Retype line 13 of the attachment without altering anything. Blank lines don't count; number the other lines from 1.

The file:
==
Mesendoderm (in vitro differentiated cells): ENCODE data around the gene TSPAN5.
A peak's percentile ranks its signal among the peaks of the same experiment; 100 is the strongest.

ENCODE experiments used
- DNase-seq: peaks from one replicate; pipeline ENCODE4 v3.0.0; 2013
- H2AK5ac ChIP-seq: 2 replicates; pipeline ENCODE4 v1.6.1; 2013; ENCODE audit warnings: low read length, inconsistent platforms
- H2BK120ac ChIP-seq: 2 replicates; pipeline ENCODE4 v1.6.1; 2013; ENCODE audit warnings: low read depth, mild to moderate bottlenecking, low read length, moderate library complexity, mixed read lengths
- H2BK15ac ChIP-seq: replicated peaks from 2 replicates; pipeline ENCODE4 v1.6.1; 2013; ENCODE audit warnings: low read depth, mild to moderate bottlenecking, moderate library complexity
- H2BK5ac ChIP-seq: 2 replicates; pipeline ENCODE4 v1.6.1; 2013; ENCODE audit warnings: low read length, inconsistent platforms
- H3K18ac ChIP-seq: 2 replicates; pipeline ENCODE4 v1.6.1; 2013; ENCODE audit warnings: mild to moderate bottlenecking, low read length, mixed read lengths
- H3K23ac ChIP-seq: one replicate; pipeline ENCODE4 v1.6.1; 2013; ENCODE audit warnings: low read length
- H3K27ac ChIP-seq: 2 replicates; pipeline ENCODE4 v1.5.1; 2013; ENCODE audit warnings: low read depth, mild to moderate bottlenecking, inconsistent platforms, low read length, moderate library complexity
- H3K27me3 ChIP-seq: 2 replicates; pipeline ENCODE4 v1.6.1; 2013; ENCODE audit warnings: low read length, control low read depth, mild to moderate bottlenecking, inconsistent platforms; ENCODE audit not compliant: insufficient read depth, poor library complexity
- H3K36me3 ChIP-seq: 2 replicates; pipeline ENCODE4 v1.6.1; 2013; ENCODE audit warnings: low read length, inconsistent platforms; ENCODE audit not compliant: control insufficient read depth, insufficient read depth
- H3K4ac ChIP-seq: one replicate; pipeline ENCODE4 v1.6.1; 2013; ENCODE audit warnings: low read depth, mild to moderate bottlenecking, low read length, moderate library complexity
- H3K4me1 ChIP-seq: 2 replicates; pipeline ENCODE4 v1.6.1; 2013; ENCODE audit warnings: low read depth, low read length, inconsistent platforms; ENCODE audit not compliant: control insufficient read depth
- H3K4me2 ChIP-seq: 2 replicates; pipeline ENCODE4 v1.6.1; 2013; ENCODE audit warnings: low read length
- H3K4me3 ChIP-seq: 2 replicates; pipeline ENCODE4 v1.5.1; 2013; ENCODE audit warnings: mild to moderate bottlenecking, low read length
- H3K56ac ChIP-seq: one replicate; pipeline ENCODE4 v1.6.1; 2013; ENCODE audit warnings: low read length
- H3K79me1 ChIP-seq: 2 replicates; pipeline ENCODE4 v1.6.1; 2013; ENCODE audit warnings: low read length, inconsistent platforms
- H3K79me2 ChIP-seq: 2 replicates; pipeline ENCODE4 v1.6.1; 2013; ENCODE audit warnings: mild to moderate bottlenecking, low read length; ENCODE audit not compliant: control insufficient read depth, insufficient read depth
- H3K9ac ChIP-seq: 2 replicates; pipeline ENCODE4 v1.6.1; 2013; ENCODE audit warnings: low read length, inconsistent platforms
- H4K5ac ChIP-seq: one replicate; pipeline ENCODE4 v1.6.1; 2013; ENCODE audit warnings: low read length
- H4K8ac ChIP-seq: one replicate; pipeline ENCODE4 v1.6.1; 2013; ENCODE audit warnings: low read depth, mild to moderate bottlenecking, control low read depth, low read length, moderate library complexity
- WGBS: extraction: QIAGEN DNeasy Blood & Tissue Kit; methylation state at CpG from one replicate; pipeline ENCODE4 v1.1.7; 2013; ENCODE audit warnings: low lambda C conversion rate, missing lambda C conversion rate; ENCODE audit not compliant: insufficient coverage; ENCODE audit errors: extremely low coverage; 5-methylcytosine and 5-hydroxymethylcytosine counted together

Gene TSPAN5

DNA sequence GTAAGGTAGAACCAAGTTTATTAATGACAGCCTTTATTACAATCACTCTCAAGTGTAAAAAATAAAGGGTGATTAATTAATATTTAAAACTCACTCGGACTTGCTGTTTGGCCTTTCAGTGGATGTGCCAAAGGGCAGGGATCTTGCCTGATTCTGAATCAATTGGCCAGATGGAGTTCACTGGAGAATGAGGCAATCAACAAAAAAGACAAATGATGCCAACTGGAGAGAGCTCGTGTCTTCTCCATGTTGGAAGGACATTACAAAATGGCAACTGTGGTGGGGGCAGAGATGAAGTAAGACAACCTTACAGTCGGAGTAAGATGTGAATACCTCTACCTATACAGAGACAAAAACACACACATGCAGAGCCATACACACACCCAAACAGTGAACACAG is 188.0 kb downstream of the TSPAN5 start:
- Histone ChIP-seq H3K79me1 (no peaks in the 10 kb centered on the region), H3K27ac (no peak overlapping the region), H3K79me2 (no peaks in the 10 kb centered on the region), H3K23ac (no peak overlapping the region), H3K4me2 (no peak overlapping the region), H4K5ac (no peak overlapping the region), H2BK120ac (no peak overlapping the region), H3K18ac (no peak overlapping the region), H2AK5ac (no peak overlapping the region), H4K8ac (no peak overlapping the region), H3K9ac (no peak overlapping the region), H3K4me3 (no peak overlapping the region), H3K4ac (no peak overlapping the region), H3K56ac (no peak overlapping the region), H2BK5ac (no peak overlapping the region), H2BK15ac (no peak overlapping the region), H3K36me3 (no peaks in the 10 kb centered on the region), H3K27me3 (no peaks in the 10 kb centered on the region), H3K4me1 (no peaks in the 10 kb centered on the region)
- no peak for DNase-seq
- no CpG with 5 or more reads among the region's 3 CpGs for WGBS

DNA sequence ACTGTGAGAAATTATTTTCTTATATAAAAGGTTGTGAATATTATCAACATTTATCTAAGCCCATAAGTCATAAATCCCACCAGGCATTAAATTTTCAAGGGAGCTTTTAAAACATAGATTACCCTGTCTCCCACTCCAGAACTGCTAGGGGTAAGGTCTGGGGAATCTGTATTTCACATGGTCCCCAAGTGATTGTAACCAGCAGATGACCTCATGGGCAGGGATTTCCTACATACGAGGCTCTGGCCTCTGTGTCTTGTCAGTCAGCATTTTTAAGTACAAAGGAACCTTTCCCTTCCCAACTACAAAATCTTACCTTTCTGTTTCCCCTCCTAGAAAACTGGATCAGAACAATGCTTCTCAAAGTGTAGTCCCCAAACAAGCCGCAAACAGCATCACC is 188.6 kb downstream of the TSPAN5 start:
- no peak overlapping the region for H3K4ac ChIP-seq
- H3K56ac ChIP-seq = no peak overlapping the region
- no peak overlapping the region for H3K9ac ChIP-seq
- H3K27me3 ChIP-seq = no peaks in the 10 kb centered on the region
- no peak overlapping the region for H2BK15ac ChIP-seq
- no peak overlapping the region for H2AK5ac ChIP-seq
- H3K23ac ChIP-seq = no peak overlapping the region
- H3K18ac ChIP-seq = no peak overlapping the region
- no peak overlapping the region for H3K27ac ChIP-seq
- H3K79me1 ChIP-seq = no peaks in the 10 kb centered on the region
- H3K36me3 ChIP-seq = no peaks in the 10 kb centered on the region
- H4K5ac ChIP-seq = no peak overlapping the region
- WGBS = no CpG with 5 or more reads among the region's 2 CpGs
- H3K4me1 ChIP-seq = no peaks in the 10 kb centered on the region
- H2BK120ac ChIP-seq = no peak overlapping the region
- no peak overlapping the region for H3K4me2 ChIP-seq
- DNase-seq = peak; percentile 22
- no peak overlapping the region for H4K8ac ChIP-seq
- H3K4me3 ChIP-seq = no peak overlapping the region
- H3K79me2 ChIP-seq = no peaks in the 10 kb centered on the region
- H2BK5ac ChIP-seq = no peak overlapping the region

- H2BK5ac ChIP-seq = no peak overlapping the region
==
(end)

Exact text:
- H3K36me3 ChIP-seq: 2 replicates; pipeline ENCODE4 v1.6.1; 2013; ENCODE audit warnings: low read length, inconsistent platforms; ENCODE audit not compliant: control insufficient read depth, insufficient read depth